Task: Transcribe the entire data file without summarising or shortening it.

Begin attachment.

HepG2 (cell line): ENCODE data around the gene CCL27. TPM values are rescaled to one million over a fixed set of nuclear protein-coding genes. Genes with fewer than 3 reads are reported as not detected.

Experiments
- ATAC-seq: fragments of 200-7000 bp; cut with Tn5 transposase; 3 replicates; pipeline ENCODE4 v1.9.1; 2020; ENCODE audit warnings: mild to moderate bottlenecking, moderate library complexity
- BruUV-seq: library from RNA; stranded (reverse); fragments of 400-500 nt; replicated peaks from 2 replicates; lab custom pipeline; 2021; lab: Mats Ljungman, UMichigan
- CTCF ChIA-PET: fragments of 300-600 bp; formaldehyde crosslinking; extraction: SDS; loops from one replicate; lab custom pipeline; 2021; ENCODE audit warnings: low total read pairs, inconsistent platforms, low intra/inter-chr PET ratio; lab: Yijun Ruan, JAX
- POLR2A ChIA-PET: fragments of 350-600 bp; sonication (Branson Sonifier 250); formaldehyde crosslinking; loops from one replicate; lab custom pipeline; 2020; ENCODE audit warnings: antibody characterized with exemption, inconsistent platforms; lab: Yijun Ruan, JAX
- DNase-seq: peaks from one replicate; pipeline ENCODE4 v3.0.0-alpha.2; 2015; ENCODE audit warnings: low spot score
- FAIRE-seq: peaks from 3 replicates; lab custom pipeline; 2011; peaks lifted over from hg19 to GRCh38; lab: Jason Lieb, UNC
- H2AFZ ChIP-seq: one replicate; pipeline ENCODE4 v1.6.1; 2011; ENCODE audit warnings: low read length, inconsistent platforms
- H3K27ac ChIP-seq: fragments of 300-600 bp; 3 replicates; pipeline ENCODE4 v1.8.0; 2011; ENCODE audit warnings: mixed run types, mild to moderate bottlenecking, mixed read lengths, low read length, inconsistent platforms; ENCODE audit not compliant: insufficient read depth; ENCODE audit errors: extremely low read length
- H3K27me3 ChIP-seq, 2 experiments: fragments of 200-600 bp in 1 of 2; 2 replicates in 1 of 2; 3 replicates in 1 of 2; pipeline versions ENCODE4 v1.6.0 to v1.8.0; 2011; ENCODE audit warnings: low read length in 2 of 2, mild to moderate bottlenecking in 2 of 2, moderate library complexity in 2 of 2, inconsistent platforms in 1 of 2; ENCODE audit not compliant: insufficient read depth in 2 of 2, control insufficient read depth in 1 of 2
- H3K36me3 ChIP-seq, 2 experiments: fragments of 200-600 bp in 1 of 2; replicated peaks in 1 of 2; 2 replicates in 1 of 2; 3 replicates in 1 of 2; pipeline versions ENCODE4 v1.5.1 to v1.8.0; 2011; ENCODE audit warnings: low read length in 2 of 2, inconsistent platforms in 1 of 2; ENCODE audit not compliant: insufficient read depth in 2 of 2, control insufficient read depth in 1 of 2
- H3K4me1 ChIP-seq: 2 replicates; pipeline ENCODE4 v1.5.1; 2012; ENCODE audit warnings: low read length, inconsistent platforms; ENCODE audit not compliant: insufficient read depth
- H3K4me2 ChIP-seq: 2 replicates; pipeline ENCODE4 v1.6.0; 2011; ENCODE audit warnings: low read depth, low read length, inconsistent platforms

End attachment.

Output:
HepG2 (cell line): ENCODE data around the gene CCL27. TPM values are rescaled to one million over a fixed set of nuclear protein-coding genes. Genes with fewer than 3 reads are reported as not detected.

Experiments
- ATAC-seq: fragments of 200-7000 bp; cut with Tn5 transposase; 3 replicates; pipeline ENCODE4 v1.9.1; 2020; ENCODE audit warnings: mild to moderate bottlenecking, moderate library complexity
- BruUV-seq: library from RNA; stranded (reverse); fragments of 400-500 nt; replicated peaks from 2 replicates; lab custom pipeline; 2021; lab: Mats Ljungman, UMichigan
- CTCF ChIA-PET: fragments of 300-600 bp; formaldehyde crosslinking; extraction: SDS; loops from one replicate; lab custom pipeline; 2021; ENCODE audit warnings: low total read pairs, inconsistent platforms, low intra/inter-chr PET ratio; lab: Yijun Ruan, JAX
- POLR2A ChIA-PET: fragments of 350-600 bp; sonication (Branson Sonifier 250); formaldehyde crosslinking; loops from one replicate; lab custom pipeline; 2020; ENCODE audit warnings: antibody characterized with exemption, inconsistent platforms; lab: Yijun Ruan, JAX
- DNase-seq: peaks from one replicate; pipeline ENCODE4 v3.0.0-alpha.2; 2015; ENCODE audit warnings: low spot score
- FAIRE-seq: peaks from 3 replicates; lab custom pipeline; 2011; peaks lifted over from hg19 to GRCh38; lab: Jason Lieb, UNC
- H2AFZ ChIP-seq: one replicate; pipeline ENCODE4 v1.6.1; 2011; ENCODE audit warnings: low read length, inconsistent platforms
- H3K27ac ChIP-seq: fragments of 300-600 bp; 3 replicates; pipeline ENCODE4 v1.8.0; 2011; ENCODE audit warnings: mixed run types, mild to moderate bottlenecking, mixed read lengths, low read length, inconsistent platforms; ENCODE audit not compliant: insufficient read depth; ENCODE audit errors: extremely low read length
- H3K27me3 ChIP-seq, 2 experiments: fragments of 200-600 bp in 1 of 2; 2 replicates in 1 of 2; 3 replicates in 1 of 2; pipeline versions ENCODE4 v1.6.0 to v1.8.0; 2011; ENCODE audit warnings: low read length in 2 of 2, mild to moderate bottlenecking in 2 of 2, moderate library complexity in 2 of 2, inconsistent platforms in 1 of 2; ENCODE audit not compliant: insufficient read depth in 2 of 2, control insufficient read depth in 1 of 2
- H3K36me3 ChIP-seq, 2 experiments: fragments of 200-600 bp in 1 of 2; replicated peaks in 1 of 2; 2 replicates in 1 of 2; 3 replicates in 1 of 2; pipeline versions ENCODE4 v1.5.1 to v1.8.0; 2011; ENCODE audit warnings: low read length in 2 of 2, inconsistent platforms in 1 of 2; ENCODE audit not compliant: insufficient read depth in 2 of 2, control insufficient read depth in 1 of 2
- H3K4me1 ChIP-seq: 2 replicates; pipeline ENCODE4 v1.5.1; 2012; ENCODE audit warnings: low read length, inconsistent platforms; ENCODE audit not compliant: insufficient read depth
- H3K4me2 ChIP-seq: 2 replicates; pipeline ENCODE4 v1.6.0; 2011; ENCODE audit warnings: low read depth, low read length, inconsistent platforms